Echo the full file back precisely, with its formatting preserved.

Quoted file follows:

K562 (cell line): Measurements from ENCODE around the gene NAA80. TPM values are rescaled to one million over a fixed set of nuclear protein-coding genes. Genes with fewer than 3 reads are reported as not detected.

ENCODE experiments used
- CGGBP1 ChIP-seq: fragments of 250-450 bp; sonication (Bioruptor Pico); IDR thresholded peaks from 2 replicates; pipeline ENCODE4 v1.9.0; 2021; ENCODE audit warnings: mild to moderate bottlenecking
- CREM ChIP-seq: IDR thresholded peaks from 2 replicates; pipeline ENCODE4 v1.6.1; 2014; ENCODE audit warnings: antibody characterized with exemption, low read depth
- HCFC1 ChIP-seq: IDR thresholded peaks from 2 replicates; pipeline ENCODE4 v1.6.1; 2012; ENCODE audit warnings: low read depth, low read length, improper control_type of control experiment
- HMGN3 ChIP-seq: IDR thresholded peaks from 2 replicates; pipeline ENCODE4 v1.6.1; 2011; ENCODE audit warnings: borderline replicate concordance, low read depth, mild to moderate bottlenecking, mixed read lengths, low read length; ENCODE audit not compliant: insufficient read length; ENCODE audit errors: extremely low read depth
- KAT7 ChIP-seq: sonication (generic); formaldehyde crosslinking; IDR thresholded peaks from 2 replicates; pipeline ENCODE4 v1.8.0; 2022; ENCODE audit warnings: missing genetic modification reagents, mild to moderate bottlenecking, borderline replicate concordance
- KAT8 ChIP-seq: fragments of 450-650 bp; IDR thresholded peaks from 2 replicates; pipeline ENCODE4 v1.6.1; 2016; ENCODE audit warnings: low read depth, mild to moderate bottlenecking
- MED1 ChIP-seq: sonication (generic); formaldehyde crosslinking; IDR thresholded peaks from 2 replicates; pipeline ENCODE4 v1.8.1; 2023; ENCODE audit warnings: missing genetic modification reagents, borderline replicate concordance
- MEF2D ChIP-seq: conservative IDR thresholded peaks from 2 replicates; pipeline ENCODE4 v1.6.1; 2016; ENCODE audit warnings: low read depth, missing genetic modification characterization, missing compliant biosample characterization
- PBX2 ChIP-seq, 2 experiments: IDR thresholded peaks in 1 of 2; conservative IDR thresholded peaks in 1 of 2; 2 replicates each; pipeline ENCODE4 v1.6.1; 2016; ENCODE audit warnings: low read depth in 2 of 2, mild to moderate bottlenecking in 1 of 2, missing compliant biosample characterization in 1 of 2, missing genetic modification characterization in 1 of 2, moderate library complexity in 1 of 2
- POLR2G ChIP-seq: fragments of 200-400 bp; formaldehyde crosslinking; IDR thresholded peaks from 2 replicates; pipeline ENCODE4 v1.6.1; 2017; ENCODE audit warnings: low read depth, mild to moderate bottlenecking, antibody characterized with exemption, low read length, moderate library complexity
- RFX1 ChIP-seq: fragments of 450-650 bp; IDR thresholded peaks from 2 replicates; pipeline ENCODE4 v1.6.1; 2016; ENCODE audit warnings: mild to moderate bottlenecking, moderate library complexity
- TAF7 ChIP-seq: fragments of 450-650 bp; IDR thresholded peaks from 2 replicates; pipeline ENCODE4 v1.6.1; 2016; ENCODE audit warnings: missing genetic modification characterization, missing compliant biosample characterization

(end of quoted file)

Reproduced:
K562 (cell line): Measurements from ENCODE around the gene NAA80. TPM values are rescaled to one million over a fixed set of nuclear protein-coding genes. Genes with fewer than 3 reads are reported as not detected.

ENCODE experiments used
- CGGBP1 ChIP-seq: fragments of 250-450 bp; sonication (Bioruptor Pico); IDR thresholded peaks from 2 replicates; pipeline ENCODE4 v1.9.0; 2021; ENCODE audit warnings: mild to moderate bottlenecking
- CREM ChIP-seq: IDR thresholded peaks from 2 replicates; pipeline ENCODE4 v1.6.1; 2014; ENCODE audit warnings: antibody characterized with exemption, low read depth
- HCFC1 ChIP-seq: IDR thresholded peaks from 2 replicates; pipeline ENCODE4 v1.6.1; 2012; ENCODE audit warnings: low read depth, low read length, improper control_type of control experiment
- HMGN3 ChIP-seq: IDR thresholded peaks from 2 replicates; pipeline ENCODE4 v1.6.1; 2011; ENCODE audit warnings: borderline replicate concordance, low read depth, mild to moderate bottlenecking, mixed read lengths, low read length; ENCODE audit not compliant: insufficient read length; ENCODE audit errors: extremely low read depth
- KAT7 ChIP-seq: sonication (generic); formaldehyde crosslinking; IDR thresholded peaks from 2 replicates; pipeline ENCODE4 v1.8.0; 2022; ENCODE audit warnings: missing genetic modification reagents, mild to moderate bottlenecking, borderline replicate concordance
- KAT8 ChIP-seq: fragments of 450-650 bp; IDR thresholded peaks from 2 replicates; pipeline ENCODE4 v1.6.1; 2016; ENCODE audit warnings: low read depth, mild to moderate bottlenecking
- MED1 ChIP-seq: sonication (generic); formaldehyde crosslinking; IDR thresholded peaks from 2 replicates; pipeline ENCODE4 v1.8.1; 2023; ENCODE audit warnings: missing genetic modification reagents, borderline replicate concordance
- MEF2D ChIP-seq: conservative IDR thresholded peaks from 2 replicates; pipeline ENCODE4 v1.6.1; 2016; ENCODE audit warnings: low read depth, missing genetic modification characterization, missing compliant biosample characterization
- PBX2 ChIP-seq, 2 experiments: IDR thresholded peaks in 1 of 2; conservative IDR thresholded peaks in 1 of 2; 2 replicates each; pipeline ENCODE4 v1.6.1; 2016; ENCODE audit warnings: low read depth in 2 of 2, mild to moderate bottlenecking in 1 of 2, missing compliant biosample characterization in 1 of 2, missing genetic modification characterization in 1 of 2, moderate library complexity in 1 of 2
- POLR2G ChIP-seq: fragments of 200-400 bp; formaldehyde crosslinking; IDR thresholded peaks from 2 replicates; pipeline ENCODE4 v1.6.1; 2017; ENCODE audit warnings: low read depth, mild to moderate bottlenecking, antibody characterized with exemption, low read length, moderate library complexity
- RFX1 ChIP-seq: fragments of 450-650 bp; IDR thresholded peaks from 2 replicates; pipeline ENCODE4 v1.6.1; 2016; ENCODE audit warnings: mild to moderate bottlenecking, moderate library complexity
- TAF7 ChIP-seq: fragments of 450-650 bp; IDR thresholded peaks from 2 replicates; pipeline ENCODE4 v1.6.1; 2016; ENCODE audit warnings: missing genetic modification characterization, missing compliant biosample characterization